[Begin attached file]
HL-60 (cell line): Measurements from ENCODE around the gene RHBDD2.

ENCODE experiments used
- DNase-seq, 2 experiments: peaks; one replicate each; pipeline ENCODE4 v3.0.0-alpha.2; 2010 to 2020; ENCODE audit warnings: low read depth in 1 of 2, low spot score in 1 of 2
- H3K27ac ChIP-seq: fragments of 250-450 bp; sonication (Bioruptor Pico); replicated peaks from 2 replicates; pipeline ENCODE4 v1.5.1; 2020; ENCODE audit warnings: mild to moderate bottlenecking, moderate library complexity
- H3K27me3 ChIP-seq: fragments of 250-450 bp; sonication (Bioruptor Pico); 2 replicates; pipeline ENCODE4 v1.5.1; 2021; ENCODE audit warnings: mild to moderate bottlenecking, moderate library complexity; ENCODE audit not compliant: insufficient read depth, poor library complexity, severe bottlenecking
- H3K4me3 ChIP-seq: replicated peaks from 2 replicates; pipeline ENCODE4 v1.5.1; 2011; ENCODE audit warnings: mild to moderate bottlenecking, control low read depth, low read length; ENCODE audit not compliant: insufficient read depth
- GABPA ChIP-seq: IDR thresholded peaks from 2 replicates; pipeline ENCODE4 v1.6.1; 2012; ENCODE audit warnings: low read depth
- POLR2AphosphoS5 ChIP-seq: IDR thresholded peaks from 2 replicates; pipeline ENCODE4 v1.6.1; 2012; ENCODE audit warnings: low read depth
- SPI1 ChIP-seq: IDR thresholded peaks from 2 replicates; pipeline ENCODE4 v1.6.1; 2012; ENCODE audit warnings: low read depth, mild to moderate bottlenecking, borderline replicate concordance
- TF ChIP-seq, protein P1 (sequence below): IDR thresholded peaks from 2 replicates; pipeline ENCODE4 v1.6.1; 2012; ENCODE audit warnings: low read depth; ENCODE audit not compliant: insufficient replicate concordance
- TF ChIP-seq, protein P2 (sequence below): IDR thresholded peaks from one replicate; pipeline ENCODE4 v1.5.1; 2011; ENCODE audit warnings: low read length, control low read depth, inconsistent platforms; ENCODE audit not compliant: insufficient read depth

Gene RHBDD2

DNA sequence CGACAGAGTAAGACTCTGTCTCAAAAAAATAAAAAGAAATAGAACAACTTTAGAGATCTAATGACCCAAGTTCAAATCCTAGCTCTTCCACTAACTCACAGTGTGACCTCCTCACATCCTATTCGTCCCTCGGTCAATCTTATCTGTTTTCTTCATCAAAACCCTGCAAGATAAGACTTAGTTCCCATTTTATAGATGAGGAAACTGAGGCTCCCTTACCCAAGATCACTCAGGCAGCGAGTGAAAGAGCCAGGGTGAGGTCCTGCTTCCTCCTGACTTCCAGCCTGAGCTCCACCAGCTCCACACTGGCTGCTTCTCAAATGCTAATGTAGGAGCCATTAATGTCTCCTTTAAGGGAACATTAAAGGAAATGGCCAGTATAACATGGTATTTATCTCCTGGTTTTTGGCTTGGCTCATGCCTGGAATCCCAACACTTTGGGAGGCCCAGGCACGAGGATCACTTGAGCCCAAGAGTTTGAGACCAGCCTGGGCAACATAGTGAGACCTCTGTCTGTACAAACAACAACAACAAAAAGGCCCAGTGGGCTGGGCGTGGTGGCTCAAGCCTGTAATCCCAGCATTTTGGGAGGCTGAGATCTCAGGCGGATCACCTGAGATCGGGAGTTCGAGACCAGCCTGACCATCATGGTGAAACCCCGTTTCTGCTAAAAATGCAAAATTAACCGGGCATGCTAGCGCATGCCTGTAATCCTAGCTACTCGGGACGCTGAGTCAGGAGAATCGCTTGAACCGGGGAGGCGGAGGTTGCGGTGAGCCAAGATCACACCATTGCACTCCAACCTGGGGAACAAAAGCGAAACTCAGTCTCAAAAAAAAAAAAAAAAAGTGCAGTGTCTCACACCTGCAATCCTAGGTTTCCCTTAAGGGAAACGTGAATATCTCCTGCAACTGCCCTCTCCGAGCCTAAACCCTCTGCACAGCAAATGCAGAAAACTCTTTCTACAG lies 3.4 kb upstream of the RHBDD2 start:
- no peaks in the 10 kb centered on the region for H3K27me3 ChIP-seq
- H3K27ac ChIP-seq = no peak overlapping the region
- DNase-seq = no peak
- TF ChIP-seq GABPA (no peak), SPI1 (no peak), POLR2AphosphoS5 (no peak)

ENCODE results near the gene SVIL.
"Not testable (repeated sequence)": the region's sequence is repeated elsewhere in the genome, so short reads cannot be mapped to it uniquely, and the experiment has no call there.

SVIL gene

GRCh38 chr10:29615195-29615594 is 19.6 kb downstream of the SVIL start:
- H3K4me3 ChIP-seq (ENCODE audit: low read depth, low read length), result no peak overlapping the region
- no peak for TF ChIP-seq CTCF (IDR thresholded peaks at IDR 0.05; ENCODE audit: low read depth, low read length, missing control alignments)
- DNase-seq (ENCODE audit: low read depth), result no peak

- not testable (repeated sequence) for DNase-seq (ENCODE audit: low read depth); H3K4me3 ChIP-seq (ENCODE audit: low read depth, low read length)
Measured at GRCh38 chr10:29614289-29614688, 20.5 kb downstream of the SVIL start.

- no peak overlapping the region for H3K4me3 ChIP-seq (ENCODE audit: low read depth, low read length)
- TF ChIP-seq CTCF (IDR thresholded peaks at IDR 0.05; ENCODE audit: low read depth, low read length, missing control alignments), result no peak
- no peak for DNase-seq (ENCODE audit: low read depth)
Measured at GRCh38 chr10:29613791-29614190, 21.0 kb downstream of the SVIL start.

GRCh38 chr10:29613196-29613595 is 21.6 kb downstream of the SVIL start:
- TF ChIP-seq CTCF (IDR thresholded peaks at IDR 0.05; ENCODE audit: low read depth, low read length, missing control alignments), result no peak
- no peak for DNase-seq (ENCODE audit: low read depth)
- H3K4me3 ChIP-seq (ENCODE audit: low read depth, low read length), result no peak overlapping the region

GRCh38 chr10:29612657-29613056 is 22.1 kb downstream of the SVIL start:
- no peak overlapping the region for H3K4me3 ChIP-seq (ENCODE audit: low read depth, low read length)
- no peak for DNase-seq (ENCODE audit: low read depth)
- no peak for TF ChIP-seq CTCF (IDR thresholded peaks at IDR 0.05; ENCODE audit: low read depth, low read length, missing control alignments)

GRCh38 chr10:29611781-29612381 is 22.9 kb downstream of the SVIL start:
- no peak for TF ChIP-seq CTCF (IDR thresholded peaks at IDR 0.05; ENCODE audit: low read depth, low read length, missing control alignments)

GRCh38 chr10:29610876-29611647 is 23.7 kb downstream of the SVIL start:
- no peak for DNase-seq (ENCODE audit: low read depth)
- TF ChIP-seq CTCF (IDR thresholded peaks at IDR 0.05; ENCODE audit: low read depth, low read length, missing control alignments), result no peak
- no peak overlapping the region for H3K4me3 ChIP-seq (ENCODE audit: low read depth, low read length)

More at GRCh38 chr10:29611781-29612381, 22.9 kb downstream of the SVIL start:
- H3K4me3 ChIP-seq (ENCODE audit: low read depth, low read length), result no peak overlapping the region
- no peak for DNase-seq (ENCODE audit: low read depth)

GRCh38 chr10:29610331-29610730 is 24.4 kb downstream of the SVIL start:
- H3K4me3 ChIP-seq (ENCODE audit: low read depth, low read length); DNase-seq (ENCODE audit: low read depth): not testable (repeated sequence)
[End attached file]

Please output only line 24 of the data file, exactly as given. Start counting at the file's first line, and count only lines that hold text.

- DNase-seq (ENCODE audit: low read depth), result no peak